Interface Design Resources
Mac OS X, Windows and Linux/UNIX desktop managers such as Gnome and KDE have a similar purpose and, as such, similar shortcomings. Though our "Interface Hall of Shame" has been discontinued, this site is designed to be a source (among many) of certain "dos" and "don'ts" for interface designers and application developers. Latest revision: July 15, 2008.
For in-depth information on interface concepts and conventions, refer to:
In the event of information on this site conflicting with the interface guidelines of your target platform, generally follow the platform's guidelines. In the event of conflicting information between interface guideline documents, avoid compromise even in cross-platform development. Adjusting the interface to match the build platform will pay for the added development and build time in customer satisfaction and customer loyalty.
Employ critical thinking when referring to the user interface guideline documents linked here. Is the company or group following their own guidelines? For example, Apple — widely regarded as a company that delivers top class user experiences — occasionally breaks its own human interface guidelines only to revise said guidelines later to suit the company's needs.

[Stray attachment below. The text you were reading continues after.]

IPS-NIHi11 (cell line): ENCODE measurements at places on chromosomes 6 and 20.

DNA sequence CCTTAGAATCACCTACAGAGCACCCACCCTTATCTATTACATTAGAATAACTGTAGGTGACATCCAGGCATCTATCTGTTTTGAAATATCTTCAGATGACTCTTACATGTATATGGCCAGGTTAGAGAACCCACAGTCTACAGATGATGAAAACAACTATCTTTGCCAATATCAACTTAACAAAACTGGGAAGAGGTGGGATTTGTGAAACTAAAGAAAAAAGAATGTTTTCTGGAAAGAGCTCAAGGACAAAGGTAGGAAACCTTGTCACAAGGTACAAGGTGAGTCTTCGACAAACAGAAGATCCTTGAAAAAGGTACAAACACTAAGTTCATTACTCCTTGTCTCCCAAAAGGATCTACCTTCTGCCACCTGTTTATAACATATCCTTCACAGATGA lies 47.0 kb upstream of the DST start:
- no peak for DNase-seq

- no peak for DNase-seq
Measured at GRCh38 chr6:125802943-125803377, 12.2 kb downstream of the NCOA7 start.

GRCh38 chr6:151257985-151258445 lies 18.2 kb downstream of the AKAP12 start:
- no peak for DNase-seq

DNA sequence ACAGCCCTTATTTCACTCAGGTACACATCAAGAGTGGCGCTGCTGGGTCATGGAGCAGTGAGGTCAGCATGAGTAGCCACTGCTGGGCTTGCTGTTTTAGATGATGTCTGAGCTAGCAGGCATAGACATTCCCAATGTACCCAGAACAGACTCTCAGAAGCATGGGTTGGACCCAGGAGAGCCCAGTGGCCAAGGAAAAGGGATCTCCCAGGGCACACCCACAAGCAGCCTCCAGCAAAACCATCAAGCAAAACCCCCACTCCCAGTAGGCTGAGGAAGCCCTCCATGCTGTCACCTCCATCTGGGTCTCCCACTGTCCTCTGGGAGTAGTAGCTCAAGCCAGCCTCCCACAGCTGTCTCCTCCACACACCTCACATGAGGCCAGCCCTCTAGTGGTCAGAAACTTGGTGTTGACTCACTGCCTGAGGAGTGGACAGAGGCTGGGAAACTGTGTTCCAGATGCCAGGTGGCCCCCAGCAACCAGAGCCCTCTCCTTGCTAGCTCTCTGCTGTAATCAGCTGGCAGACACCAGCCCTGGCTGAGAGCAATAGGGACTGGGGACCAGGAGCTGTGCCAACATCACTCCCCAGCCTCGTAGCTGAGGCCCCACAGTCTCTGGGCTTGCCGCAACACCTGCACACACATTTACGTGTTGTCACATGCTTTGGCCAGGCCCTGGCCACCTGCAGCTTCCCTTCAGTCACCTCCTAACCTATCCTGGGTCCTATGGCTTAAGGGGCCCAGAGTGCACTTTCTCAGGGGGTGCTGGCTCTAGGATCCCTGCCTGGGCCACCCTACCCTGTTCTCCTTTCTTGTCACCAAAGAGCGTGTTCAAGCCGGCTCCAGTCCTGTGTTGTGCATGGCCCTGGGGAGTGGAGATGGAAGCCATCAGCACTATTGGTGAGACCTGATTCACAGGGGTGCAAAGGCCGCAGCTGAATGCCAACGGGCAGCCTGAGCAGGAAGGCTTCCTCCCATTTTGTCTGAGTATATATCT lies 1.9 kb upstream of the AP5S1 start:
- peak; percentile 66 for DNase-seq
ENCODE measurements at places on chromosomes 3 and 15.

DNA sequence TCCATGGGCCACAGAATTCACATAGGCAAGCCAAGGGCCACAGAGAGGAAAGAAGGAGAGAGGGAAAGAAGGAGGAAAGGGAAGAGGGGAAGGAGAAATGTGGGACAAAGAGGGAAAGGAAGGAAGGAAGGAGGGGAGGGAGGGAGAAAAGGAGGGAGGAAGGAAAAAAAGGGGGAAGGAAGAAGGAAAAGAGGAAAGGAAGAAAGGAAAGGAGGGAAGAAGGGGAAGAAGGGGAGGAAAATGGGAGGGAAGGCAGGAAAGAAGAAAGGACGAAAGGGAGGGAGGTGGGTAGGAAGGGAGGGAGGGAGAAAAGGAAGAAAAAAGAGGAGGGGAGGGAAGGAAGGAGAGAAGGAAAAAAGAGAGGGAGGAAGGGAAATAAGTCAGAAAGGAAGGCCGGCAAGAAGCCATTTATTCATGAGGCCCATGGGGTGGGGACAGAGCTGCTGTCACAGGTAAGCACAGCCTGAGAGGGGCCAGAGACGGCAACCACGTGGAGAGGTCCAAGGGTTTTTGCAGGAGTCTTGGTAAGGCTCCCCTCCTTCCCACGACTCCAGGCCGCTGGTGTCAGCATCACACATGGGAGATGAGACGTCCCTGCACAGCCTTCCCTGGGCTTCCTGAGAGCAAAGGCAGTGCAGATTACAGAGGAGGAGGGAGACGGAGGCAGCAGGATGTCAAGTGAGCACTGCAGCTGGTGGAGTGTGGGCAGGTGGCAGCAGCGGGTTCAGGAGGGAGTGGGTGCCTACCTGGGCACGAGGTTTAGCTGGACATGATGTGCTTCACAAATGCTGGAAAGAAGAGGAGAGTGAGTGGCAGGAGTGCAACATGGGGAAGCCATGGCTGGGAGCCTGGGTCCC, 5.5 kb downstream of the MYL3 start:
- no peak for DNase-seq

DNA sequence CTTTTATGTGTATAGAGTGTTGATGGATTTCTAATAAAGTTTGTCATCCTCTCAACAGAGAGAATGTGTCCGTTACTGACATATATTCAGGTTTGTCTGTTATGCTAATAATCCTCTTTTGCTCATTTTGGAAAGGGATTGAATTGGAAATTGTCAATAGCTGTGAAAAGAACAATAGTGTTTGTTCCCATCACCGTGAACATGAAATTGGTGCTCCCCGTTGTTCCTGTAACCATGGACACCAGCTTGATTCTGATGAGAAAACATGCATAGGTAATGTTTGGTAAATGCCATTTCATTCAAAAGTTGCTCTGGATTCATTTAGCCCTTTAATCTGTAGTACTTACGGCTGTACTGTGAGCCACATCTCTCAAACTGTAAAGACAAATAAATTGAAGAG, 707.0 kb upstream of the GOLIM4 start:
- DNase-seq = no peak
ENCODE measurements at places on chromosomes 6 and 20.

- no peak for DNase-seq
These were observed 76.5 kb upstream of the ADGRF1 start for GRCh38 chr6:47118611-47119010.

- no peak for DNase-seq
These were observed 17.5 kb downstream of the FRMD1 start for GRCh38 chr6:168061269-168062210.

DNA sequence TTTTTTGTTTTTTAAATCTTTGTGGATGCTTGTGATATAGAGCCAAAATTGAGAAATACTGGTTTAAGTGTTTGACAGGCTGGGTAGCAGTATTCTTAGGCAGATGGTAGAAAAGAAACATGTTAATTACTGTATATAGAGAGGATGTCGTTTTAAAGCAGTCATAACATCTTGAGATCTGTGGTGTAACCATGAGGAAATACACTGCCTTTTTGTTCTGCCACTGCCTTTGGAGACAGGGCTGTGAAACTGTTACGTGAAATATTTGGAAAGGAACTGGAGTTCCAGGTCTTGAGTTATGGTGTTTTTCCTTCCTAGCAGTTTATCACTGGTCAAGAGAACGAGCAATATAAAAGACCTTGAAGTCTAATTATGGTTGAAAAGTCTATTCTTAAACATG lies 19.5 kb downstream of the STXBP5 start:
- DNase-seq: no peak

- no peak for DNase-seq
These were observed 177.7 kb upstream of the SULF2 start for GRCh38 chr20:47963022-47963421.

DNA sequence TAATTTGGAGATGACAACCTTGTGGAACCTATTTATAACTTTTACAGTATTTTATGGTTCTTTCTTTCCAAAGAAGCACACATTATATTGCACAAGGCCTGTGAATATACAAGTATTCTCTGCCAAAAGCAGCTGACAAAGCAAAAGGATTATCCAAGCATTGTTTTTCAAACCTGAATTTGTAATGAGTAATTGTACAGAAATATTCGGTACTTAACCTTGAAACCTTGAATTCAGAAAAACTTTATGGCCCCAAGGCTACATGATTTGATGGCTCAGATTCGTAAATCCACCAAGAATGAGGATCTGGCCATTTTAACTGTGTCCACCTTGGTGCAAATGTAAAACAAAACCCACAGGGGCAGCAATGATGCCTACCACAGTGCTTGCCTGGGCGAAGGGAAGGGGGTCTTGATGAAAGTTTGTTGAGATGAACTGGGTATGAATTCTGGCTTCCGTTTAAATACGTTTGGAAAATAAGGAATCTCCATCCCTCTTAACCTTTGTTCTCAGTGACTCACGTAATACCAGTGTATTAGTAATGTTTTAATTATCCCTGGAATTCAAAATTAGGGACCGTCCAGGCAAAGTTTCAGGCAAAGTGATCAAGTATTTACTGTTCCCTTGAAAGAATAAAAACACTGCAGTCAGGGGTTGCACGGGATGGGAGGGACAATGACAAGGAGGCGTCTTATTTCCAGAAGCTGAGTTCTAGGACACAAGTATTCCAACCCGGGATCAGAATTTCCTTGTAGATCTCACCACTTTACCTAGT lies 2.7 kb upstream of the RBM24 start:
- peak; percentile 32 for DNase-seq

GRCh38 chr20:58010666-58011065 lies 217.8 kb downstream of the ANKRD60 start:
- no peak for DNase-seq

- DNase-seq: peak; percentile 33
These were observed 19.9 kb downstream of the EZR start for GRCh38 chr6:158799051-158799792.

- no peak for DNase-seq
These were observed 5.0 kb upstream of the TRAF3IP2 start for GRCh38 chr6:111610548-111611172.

For generalized interface and interaction principles, the O'Reilly-published book Designing Interfaces by Jenifer Tidwell is a thorough look into interface and interaction design from a pattern language viewpoint. Excerpts of the book are available online.
For more information on how Pixelcentric.net can help you design accessible, streamlined interfaces, please contact us. We look forward to hearing from you!
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